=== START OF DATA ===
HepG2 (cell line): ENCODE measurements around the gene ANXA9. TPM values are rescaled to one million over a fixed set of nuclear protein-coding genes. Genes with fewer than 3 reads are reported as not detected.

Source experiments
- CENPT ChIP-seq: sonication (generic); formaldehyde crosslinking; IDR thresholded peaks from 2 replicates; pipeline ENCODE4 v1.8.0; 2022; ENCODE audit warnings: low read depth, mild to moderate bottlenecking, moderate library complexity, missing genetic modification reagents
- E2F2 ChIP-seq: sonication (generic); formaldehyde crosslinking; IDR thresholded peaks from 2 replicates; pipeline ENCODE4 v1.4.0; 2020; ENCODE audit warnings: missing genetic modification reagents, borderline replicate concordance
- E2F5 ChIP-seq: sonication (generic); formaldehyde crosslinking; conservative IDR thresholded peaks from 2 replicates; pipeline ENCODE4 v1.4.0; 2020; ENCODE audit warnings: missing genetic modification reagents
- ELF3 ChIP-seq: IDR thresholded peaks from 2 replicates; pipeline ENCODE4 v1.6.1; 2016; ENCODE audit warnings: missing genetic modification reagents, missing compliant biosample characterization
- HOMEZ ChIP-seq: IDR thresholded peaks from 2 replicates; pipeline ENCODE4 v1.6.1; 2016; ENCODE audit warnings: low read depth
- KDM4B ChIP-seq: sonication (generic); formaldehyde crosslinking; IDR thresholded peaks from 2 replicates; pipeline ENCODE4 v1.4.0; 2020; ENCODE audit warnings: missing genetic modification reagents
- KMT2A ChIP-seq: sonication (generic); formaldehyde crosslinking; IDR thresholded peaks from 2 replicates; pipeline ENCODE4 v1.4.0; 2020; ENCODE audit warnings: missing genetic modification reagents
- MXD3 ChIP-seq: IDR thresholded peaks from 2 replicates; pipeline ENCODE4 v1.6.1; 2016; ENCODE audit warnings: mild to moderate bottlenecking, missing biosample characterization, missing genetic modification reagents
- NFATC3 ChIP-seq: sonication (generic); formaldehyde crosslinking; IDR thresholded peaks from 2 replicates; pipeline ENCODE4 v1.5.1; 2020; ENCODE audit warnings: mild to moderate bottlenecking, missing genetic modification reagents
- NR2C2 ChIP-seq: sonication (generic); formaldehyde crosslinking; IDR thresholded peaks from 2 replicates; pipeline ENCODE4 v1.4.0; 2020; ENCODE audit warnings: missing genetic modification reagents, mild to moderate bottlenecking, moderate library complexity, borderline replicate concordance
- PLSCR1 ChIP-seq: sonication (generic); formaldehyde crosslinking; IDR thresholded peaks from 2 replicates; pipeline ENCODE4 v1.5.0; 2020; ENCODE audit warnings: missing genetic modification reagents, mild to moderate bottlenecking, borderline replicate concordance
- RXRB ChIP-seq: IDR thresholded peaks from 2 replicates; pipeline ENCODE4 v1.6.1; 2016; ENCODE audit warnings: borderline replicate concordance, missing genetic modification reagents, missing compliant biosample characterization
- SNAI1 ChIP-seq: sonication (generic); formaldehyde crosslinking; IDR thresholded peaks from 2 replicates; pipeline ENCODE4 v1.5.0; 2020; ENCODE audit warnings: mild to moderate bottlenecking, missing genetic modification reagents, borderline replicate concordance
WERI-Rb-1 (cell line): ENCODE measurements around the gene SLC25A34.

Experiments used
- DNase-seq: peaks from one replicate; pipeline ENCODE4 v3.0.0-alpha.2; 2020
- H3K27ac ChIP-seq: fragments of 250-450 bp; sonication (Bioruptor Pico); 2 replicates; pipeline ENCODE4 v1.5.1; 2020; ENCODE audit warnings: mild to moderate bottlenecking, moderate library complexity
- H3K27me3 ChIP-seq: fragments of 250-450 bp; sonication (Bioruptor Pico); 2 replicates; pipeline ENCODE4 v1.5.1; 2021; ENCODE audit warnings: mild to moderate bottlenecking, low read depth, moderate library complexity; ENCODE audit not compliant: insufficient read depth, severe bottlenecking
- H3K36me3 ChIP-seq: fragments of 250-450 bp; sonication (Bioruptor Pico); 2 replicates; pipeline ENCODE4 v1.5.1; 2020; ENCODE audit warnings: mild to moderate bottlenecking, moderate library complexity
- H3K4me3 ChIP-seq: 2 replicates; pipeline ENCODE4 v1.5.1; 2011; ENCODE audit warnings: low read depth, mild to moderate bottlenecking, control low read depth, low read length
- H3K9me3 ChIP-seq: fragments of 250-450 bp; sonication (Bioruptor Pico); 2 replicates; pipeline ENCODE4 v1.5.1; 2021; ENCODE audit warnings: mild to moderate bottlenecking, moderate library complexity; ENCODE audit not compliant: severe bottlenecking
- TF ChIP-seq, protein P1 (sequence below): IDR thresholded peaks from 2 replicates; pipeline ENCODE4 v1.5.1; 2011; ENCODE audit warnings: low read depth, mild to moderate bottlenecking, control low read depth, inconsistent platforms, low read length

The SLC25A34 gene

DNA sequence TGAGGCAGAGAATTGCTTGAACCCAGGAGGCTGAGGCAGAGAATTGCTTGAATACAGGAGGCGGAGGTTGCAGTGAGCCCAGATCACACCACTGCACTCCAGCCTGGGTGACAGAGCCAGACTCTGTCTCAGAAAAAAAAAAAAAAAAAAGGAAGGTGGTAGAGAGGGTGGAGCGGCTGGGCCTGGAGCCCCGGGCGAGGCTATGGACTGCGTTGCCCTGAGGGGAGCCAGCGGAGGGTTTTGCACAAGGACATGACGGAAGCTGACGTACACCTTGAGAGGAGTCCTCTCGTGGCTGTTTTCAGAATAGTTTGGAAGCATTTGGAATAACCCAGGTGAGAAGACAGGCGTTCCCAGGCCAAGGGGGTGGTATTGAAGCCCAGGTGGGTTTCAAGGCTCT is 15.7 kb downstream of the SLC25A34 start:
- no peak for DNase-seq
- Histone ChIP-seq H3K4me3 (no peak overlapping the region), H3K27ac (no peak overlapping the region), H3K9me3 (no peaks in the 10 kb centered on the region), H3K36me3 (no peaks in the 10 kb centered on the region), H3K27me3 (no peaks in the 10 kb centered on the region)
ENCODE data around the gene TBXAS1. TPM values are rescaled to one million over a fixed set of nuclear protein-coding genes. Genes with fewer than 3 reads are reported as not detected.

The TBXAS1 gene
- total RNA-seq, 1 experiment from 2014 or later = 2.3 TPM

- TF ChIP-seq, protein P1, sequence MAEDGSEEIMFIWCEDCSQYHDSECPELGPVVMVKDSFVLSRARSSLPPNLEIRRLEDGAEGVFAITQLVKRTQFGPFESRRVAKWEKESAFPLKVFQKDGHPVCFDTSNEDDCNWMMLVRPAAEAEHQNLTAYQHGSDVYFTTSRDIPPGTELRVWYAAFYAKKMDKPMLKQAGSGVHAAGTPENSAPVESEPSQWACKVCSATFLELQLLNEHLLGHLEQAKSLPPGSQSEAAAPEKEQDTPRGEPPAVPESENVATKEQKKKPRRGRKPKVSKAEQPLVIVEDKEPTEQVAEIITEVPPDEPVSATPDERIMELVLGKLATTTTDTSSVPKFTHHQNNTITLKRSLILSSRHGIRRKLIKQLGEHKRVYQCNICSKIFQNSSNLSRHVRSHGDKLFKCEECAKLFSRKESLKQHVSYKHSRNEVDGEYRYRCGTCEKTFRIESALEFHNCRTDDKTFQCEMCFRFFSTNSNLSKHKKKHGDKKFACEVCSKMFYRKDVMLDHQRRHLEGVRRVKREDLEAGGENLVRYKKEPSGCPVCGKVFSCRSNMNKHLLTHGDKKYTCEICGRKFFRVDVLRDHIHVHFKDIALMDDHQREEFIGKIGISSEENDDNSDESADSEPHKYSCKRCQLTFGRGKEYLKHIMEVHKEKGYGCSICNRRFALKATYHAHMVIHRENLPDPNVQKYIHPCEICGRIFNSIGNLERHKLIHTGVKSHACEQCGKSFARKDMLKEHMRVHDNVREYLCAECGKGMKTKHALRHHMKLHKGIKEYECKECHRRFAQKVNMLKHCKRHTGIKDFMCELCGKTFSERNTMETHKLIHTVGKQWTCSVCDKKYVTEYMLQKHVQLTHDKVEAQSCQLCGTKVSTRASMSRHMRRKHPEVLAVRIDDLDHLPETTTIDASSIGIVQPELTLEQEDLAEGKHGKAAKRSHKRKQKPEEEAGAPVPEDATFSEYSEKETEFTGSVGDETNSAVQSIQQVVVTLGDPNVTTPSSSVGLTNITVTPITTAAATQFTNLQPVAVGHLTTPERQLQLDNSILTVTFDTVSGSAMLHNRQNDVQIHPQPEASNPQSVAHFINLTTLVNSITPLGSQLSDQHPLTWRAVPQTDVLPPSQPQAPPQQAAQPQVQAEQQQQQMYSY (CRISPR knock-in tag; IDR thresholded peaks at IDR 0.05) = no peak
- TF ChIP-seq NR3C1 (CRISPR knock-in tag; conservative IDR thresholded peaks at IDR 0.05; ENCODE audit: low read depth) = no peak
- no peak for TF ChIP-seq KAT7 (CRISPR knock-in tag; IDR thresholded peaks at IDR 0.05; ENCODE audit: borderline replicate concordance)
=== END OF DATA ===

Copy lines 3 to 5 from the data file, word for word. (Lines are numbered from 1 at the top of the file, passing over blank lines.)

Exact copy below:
- CENPT ChIP-seq: sonication (generic); formaldehyde crosslinking; IDR thresholded peaks from 2 replicates; pipeline ENCODE4 v1.8.0; 2022; ENCODE audit warnings: low read depth, mild to moderate bottlenecking, moderate library complexity, missing genetic modification reagents
- E2F2 ChIP-seq: sonication (generic); formaldehyde crosslinking; IDR thresholded peaks from 2 replicates; pipeline ENCODE4 v1.4.0; 2020; ENCODE audit warnings: missing genetic modification reagents, borderline replicate concordance
- E2F5 ChIP-seq: sonication (generic); formaldehyde crosslinking; conservative IDR thresholded peaks from 2 replicates; pipeline ENCODE4 v1.4.0; 2020; ENCODE audit warnings: missing genetic modification reagents